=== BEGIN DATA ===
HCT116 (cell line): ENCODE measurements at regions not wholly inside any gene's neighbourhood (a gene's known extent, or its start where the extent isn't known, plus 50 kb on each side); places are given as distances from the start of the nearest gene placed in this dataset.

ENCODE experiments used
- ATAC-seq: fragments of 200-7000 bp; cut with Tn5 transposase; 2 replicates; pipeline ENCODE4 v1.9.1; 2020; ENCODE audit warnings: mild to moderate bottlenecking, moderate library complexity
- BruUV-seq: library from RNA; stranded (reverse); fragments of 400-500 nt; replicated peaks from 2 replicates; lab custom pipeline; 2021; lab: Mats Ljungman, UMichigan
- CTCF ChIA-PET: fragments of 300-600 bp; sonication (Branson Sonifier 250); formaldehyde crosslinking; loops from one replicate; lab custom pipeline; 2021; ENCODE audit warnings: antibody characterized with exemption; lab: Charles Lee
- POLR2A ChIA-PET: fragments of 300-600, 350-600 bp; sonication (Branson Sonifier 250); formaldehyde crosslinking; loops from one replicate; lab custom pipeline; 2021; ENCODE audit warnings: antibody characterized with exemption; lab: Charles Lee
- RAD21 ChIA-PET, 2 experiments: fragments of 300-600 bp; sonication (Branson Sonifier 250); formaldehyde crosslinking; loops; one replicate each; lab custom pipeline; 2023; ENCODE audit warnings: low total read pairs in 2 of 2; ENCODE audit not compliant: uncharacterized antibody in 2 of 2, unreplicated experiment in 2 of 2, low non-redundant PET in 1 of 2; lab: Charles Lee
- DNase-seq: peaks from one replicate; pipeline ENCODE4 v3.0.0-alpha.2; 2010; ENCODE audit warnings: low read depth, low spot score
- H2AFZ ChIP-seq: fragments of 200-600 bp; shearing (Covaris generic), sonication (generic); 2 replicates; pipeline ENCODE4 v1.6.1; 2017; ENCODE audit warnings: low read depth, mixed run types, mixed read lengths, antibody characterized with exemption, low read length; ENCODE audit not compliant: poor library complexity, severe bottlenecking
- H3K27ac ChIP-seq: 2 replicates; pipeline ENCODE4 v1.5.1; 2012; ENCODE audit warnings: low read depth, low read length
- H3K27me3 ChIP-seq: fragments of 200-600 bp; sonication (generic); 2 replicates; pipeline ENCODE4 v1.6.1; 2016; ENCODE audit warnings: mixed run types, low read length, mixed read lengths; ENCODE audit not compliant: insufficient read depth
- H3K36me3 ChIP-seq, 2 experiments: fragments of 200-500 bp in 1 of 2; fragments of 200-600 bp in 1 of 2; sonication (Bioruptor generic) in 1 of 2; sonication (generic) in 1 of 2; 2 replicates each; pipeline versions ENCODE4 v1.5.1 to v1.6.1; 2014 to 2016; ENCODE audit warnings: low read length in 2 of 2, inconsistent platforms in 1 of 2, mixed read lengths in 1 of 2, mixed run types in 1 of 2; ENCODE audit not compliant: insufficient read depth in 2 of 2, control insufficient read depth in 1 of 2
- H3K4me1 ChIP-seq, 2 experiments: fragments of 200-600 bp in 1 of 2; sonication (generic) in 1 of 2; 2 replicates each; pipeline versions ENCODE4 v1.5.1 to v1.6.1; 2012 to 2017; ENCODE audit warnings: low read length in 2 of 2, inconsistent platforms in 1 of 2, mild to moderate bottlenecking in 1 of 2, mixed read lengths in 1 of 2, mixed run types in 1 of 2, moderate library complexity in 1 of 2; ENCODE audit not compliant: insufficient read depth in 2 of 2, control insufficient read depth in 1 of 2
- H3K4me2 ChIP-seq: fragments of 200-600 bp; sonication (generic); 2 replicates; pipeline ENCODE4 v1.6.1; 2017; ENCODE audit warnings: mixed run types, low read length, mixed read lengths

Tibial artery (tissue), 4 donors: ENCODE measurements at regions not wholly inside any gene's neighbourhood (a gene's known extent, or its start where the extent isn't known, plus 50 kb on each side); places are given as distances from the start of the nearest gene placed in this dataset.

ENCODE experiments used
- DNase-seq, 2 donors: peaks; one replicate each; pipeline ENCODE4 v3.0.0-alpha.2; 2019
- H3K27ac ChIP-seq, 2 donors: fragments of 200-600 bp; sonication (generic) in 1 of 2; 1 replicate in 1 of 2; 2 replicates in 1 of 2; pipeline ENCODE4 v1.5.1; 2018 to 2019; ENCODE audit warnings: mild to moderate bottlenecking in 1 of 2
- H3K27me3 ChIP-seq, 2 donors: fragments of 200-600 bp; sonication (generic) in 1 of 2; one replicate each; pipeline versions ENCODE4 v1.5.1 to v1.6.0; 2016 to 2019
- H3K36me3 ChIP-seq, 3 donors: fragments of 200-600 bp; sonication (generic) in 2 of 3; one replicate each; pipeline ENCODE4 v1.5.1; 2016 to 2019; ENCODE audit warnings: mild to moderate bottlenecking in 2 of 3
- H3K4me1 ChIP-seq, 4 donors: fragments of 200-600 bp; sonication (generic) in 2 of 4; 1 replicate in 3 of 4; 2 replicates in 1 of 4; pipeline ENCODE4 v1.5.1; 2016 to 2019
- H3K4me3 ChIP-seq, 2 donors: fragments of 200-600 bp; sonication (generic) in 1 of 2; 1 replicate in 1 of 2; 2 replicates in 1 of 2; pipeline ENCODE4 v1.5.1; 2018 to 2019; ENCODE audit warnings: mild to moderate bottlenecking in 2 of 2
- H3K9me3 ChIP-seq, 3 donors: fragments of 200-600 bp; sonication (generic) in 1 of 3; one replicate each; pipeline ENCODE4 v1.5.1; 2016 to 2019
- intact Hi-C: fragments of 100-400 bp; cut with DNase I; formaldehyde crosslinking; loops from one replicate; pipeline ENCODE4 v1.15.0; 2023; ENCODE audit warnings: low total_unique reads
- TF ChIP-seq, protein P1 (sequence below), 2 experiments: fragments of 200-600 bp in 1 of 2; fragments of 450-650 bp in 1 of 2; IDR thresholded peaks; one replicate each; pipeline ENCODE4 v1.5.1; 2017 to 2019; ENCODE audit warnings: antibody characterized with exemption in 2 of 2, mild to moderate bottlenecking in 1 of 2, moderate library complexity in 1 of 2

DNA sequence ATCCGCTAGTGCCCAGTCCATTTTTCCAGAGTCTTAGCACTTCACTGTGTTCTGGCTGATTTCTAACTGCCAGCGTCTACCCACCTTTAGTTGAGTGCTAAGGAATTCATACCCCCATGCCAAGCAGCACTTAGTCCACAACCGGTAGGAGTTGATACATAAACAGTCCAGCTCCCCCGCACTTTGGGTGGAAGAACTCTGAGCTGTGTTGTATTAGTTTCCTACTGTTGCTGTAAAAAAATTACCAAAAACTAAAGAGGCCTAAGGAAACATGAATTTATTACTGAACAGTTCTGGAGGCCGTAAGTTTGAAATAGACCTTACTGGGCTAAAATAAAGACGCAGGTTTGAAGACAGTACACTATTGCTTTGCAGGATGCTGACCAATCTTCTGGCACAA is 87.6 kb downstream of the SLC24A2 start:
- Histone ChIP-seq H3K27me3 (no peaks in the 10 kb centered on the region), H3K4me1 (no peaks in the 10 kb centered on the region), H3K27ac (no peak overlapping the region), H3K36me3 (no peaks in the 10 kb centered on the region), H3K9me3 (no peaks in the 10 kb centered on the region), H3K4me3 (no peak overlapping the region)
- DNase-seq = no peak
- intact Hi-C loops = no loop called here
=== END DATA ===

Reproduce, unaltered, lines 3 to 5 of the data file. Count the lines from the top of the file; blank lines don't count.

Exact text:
- ATAC-seq: fragments of 200-7000 bp; cut with Tn5 transposase; 2 replicates; pipeline ENCODE4 v1.9.1; 2020; ENCODE audit warnings: mild to moderate bottlenecking, moderate library complexity
- BruUV-seq: library from RNA; stranded (reverse); fragments of 400-500 nt; replicated peaks from 2 replicates; lab custom pipeline; 2021; lab: Mats Ljungman, UMichigan
- CTCF ChIA-PET: fragments of 300-600 bp; sonication (Branson Sonifier 250); formaldehyde crosslinking; loops from one replicate; lab custom pipeline; 2021; ENCODE audit warnings: antibody characterized with exemption; lab: Charles Lee